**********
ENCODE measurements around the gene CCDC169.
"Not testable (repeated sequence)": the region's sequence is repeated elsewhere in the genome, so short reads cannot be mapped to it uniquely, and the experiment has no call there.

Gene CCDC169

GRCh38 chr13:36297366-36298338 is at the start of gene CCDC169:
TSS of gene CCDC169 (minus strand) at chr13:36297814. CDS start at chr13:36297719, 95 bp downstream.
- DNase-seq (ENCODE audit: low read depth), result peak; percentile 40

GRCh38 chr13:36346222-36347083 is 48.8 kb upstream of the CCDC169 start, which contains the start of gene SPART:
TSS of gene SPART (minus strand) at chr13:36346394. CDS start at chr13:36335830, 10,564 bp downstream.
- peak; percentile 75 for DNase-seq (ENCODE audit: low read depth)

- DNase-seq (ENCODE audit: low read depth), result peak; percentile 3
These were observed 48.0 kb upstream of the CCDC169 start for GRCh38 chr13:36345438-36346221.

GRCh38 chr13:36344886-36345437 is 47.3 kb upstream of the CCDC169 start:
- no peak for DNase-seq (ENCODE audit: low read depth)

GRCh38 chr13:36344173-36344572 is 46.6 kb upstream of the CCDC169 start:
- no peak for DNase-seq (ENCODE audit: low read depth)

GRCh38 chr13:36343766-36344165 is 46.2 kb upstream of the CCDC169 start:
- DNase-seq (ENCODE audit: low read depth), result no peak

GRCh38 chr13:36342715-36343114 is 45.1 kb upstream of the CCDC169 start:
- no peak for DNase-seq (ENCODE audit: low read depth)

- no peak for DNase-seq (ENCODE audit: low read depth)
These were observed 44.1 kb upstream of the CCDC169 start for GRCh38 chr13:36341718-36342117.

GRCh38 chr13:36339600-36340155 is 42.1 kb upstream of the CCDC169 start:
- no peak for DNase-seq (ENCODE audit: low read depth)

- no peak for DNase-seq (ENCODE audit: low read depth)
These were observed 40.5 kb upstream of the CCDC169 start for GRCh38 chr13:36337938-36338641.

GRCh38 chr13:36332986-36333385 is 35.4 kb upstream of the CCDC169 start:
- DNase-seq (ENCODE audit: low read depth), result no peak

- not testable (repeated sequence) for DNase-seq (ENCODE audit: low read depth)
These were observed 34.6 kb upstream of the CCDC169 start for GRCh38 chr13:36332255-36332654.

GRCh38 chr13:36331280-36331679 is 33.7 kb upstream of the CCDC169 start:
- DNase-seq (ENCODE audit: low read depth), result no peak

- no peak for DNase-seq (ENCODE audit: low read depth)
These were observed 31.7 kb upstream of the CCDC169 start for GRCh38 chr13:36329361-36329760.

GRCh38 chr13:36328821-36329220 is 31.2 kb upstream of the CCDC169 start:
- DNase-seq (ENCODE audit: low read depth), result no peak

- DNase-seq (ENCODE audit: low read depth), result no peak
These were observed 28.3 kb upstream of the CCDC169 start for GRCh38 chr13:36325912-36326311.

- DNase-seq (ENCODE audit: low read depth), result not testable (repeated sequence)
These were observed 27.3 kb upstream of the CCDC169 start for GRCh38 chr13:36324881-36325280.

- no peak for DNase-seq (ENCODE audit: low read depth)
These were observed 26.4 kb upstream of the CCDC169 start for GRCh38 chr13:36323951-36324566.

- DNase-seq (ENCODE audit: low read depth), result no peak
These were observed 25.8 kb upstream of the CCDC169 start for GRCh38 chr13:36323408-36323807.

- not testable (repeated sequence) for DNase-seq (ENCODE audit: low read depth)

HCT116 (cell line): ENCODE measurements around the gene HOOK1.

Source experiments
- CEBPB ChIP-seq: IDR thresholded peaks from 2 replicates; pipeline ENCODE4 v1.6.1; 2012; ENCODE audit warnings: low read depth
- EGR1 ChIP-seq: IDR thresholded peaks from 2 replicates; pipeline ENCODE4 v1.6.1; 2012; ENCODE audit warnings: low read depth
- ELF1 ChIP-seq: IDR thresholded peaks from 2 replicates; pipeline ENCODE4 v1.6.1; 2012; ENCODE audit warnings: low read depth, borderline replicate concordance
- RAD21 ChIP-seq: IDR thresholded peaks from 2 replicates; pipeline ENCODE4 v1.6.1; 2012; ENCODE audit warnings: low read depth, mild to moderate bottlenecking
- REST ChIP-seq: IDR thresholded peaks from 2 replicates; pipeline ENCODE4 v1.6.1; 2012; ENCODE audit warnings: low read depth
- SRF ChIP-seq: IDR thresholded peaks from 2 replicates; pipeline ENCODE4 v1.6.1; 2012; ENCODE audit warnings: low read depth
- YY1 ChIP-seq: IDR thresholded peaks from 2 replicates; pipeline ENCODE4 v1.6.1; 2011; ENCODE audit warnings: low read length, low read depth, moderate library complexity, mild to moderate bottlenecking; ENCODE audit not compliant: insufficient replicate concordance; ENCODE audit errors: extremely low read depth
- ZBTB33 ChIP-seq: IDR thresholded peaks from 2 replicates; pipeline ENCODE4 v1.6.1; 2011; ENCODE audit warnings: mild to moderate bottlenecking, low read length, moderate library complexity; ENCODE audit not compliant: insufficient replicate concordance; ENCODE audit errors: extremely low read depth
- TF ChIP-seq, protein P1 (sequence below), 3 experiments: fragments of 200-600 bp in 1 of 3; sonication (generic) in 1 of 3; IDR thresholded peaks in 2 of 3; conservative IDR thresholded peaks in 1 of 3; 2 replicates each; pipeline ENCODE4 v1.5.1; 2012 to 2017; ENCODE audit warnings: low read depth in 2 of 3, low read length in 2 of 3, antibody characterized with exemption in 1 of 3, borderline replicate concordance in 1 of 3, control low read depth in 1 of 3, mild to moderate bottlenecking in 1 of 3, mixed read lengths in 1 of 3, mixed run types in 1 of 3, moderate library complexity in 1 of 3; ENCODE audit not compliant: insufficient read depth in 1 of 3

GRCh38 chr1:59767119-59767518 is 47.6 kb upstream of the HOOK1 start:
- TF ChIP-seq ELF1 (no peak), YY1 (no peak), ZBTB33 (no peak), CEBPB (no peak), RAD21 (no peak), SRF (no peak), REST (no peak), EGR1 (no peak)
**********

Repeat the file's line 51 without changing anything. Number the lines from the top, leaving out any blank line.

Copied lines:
- REST ChIP-seq: IDR thresholded peaks from 2 replicates; pipeline ENCODE4 v1.6.1; 2012; ENCODE audit warnings: low read depth